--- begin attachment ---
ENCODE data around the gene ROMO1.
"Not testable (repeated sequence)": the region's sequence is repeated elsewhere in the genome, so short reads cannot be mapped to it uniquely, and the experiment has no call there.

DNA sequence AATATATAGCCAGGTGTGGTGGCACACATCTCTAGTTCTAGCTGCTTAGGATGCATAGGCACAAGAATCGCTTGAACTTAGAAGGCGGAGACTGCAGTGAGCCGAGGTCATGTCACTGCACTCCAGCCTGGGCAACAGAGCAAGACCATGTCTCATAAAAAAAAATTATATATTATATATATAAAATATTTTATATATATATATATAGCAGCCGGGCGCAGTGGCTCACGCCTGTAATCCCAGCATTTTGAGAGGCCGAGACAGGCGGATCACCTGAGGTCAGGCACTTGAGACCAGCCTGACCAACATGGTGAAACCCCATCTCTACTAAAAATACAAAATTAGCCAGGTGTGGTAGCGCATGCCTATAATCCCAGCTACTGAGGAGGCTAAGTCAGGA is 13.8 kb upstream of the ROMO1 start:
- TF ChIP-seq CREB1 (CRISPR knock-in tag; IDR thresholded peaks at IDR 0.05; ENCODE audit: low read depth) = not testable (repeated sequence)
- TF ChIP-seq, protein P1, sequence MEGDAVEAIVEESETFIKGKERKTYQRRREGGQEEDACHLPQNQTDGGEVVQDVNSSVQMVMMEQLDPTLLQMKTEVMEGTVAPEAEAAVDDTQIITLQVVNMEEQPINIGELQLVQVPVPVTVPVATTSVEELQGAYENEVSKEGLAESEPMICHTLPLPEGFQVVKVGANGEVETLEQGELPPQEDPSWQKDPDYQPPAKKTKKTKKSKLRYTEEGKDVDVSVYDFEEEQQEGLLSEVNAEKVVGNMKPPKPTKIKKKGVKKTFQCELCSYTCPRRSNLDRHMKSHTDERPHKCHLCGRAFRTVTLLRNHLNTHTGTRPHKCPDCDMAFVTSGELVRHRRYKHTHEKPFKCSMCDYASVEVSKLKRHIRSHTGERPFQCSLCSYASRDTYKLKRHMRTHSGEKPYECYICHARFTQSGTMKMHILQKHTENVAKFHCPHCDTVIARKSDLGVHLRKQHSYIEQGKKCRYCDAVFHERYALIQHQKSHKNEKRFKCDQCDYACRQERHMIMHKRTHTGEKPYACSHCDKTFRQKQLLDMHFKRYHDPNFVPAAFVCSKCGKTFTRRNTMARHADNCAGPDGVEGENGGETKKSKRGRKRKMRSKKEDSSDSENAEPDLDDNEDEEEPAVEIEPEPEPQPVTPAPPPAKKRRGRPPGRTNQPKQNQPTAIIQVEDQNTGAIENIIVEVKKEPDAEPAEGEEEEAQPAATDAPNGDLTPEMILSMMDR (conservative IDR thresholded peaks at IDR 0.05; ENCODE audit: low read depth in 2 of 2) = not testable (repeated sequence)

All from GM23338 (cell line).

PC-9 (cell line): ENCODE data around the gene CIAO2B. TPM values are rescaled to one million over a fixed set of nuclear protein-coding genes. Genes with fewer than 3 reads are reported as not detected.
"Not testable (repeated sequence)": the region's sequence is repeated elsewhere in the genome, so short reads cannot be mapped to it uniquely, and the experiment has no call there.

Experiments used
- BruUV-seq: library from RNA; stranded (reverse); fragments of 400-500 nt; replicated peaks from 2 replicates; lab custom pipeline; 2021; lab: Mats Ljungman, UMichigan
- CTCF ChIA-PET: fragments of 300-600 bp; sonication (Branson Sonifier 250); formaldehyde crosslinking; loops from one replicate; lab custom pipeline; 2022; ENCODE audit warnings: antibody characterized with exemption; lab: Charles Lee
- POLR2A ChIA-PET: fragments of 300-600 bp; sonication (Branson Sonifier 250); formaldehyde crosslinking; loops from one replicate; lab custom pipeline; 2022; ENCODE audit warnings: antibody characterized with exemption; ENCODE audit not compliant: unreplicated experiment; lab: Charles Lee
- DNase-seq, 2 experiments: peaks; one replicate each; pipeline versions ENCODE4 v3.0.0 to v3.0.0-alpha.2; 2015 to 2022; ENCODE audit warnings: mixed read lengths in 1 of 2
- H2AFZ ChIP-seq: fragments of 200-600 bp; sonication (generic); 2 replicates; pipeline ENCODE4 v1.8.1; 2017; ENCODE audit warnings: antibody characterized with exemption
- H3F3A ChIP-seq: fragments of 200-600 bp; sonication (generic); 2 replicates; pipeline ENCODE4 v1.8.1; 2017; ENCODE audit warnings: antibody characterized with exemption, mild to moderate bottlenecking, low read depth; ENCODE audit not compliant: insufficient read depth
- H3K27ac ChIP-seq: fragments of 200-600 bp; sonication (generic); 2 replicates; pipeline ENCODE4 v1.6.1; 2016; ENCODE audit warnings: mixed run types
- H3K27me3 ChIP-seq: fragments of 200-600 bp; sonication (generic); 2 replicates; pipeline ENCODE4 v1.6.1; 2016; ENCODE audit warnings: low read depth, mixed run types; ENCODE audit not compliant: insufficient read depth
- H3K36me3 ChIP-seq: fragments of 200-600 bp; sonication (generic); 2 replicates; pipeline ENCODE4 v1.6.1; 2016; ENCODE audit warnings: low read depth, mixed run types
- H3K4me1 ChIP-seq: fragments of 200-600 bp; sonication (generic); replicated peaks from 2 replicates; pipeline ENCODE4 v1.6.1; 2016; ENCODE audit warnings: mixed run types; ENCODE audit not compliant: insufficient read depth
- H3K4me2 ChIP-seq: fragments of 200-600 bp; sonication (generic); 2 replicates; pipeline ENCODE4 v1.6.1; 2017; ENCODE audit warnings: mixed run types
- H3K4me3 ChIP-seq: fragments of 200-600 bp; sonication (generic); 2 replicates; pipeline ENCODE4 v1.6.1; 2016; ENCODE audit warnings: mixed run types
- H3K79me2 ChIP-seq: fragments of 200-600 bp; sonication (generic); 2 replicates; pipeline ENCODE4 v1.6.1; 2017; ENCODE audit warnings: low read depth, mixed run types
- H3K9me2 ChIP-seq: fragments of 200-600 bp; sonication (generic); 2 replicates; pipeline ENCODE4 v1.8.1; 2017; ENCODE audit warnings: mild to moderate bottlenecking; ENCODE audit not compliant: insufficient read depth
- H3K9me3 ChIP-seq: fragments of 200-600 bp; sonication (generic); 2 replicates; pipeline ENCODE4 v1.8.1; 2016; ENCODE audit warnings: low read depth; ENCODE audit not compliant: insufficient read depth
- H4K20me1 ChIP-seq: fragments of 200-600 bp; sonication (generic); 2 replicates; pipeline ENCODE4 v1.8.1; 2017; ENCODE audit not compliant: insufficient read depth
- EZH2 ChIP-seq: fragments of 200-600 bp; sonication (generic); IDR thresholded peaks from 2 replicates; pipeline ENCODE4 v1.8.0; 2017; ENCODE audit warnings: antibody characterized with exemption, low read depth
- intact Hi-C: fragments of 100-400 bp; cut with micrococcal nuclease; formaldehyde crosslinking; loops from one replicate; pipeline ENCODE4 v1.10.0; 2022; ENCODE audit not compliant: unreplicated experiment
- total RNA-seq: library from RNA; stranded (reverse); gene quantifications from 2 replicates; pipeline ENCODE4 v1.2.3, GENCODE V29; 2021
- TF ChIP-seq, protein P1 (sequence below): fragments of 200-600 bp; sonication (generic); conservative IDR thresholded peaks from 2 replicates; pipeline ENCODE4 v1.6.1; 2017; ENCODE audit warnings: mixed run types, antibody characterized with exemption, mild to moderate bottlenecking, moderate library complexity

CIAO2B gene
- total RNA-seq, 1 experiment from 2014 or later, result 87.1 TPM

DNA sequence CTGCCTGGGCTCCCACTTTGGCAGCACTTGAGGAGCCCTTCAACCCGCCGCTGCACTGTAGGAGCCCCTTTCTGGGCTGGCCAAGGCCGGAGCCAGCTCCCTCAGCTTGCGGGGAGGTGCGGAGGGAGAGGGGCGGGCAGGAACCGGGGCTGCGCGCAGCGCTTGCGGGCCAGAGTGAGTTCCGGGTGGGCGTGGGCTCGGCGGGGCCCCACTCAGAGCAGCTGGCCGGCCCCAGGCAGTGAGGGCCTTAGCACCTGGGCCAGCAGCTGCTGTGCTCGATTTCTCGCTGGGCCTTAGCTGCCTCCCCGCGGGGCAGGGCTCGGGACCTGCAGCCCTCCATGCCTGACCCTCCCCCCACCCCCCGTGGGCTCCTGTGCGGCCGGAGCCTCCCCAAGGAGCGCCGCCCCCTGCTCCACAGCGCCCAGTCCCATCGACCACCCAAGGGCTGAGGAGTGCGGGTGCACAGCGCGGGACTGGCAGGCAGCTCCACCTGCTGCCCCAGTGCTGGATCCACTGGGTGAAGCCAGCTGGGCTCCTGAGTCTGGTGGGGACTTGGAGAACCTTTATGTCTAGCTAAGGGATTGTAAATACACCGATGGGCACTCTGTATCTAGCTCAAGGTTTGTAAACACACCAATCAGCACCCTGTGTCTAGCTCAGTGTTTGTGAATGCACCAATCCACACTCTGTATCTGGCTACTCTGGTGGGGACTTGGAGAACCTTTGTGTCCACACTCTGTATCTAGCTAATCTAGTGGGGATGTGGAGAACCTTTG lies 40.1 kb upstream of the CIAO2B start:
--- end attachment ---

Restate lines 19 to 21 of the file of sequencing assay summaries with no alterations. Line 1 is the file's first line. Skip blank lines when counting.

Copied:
- H3K4me1 ChIP-seq: fragments of 200-600 bp; sonication (generic); replicated peaks from 2 replicates; pipeline ENCODE4 v1.6.1; 2016; ENCODE audit warnings: mixed run types; ENCODE audit not compliant: insufficient read depth
- H3K4me2 ChIP-seq: fragments of 200-600 bp; sonication (generic); 2 replicates; pipeline ENCODE4 v1.6.1; 2017; ENCODE audit warnings: mixed run types
- H3K4me3 ChIP-seq: fragments of 200-600 bp; sonication (generic); 2 replicates; pipeline ENCODE4 v1.6.1; 2016; ENCODE audit warnings: mixed run types